Blue Line

Police encounters reveal a mental health system in distress

July 31, 2020  By Mary E. Wiktorowicz

This article was originally published on The Conversation, an independent and nonprofit source of news, analysis and commentary from academic experts. Disclosure information is available on the original site.

Too many Canadians in mental health distress die at the hands of police after calling for help. The case of D’Andre Campbell is just the latest example; he was fatally shot by police in April after calling them to his home for help in Brampton, Ont.

These deaths justify a deeper look at the societal response to those with episodic mental health and substance use issues.

Seventy per cent of 460 Canadians who died in police encounters from 2000 to 2017 reportedly suffered from mental health or substance use issues. Racial minorities were over-represented.


Canadian and Ontario chiefs of police argue insufficient investment in community mental health care has made police “psychiatrists in blue.” More than 30 per cent of people with serious mental illness who were turned away from emergency departments as they tried to access care experienced police encounters, according to a study by the Canadian Mental Health Association (CMHA).

But while police budgets increase annually, research I helped conduct has found that investments in mental health declined from 2000 to 2014 compared to other health-care areas. Savings from psychiatric hospital closures were shifted to other sectors, even though funding community supports could avert mental-health crises. This holdover of what’s known as “structural stigma” enables systemic neglect.

Mental health system in distress

From an international perspective, Canada lags in addressing mental health. Only one in five children receive the care they require, enduring wait-lists of a year or more, according to the CMHA. Although mental illness and substance use account for 23 per cent of disease burden — more than 1.5 times that of all cancers combined — they represent only seven per cent of health-care spending.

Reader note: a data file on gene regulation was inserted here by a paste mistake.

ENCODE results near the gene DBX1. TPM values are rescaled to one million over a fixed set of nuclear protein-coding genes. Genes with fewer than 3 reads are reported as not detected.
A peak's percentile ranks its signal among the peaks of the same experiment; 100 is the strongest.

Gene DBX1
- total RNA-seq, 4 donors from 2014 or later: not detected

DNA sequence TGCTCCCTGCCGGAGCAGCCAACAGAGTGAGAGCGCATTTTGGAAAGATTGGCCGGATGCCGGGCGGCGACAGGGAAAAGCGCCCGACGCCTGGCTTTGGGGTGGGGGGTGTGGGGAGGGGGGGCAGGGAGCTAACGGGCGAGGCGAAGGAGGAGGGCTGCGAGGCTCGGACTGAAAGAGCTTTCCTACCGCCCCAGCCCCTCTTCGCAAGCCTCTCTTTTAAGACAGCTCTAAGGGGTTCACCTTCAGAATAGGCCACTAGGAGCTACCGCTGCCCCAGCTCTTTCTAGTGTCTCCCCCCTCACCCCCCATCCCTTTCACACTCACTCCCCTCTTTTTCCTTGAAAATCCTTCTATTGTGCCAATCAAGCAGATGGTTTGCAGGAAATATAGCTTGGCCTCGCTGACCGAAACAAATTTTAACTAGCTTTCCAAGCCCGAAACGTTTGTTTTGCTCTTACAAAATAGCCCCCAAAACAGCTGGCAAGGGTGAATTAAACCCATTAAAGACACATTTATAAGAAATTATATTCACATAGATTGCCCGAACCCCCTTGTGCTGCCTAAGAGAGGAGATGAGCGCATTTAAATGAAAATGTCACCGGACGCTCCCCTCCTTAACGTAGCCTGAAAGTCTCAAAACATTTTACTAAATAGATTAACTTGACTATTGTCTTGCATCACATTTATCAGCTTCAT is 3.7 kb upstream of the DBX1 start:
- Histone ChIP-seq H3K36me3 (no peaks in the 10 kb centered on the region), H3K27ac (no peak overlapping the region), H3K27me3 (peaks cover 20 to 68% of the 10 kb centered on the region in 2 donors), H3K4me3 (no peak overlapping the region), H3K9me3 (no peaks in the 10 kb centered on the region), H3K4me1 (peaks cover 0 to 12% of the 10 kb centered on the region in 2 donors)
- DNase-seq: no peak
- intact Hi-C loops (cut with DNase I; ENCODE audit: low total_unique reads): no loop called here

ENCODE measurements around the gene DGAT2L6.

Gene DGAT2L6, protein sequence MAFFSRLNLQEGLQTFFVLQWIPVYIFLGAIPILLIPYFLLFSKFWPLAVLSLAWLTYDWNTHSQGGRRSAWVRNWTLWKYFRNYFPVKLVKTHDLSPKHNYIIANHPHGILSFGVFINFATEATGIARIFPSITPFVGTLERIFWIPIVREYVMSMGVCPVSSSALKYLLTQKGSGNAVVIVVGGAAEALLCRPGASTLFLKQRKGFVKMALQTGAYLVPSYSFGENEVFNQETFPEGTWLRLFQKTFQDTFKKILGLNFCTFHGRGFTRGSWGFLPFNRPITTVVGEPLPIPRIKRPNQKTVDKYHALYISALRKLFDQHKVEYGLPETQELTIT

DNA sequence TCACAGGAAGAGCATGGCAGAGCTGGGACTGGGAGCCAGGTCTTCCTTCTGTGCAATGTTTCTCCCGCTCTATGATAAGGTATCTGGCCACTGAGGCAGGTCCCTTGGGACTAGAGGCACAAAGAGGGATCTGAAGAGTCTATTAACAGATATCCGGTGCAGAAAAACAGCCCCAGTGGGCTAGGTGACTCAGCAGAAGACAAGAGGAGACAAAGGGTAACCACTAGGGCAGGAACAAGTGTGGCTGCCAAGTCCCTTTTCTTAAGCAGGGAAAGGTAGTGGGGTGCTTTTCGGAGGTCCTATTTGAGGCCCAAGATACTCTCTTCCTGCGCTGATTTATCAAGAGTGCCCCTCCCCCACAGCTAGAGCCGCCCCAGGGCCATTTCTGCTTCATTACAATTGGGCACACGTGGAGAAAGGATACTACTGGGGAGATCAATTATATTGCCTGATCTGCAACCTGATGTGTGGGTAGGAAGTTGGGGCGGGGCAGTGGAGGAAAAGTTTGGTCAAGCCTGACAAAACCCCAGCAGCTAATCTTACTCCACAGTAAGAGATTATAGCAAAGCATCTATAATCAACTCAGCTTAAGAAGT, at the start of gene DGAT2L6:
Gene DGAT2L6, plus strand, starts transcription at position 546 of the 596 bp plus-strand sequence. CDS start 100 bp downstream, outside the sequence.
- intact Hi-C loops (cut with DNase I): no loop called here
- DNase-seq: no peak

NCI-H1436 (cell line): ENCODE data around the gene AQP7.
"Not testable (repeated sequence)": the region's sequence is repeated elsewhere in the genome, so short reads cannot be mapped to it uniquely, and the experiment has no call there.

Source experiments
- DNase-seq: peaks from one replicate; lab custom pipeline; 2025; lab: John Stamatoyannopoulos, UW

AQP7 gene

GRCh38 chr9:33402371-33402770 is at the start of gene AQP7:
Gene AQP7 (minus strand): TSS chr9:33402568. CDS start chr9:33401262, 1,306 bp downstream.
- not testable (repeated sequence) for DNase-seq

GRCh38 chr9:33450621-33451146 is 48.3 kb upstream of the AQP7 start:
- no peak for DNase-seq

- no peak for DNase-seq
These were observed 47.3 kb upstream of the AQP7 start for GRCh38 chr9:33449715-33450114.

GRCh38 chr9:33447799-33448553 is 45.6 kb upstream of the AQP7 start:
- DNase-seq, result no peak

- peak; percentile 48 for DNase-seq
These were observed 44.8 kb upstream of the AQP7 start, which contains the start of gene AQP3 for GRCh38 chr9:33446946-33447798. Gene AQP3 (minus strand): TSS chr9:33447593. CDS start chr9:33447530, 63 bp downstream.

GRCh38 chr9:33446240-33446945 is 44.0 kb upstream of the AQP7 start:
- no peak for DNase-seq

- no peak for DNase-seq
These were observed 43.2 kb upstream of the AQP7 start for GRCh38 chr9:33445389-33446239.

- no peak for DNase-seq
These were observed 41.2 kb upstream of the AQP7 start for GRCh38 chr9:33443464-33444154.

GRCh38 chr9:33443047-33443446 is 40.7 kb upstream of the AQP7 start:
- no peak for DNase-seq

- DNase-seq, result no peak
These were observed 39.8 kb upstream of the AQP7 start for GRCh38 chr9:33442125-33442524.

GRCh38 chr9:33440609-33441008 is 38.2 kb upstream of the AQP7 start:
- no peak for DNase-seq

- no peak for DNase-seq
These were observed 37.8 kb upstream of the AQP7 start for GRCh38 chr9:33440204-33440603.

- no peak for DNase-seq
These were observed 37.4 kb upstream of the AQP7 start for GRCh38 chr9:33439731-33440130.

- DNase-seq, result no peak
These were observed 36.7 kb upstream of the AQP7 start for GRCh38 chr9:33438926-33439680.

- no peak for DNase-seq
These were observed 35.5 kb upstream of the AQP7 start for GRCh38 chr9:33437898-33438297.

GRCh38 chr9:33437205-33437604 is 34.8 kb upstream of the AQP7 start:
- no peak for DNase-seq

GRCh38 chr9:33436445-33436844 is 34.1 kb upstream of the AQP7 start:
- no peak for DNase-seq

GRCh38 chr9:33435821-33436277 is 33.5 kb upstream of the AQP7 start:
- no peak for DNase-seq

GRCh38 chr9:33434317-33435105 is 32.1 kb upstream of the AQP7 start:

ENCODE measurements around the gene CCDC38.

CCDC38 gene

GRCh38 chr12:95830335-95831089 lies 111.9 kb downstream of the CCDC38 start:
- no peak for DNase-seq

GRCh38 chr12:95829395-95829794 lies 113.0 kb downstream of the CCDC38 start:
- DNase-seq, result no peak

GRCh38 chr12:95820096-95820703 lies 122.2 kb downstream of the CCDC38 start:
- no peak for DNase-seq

The World Health Organization denotes a care gap of 35 to 50 per cent in developed countries, resulting in delayed care and treatment failures. Ensuring access to co-ordinated community care, psychotherapy, substance-use rehabilitation, court diversion and housing would prevent hospitalization, employment disability, homelessness, imprisonment and police encounters.

While societal savings from psychotherapy for depression are double their cost, they are uninsured unless offered by physicians whose supply is limited, constraining access.

Insuring psychotherapy

The United Kingdom and Australia publicly insure psychotherapy, while B.C. and Ontario are expanding access. Early intervention for youth with psychosis can prevent disability and improve recovery, yet youth at risk are often turned away from emergency departments, waiting months for assessment, only to increase the likelihood of committal.

Most psychiatric hospitalizations are indeed involuntary. Would delays that increase the risk of youth death and disability be accepted for an illness like diabetes?

Enhanced funding for community supports — crisis teams and supportive housing — would reduce the direct and indirect costs of mental illness that represent 4.4 per cent of GDP; investment of $85 per capita pales in comparison to the $7,068 in health-care expenditures per Canadian.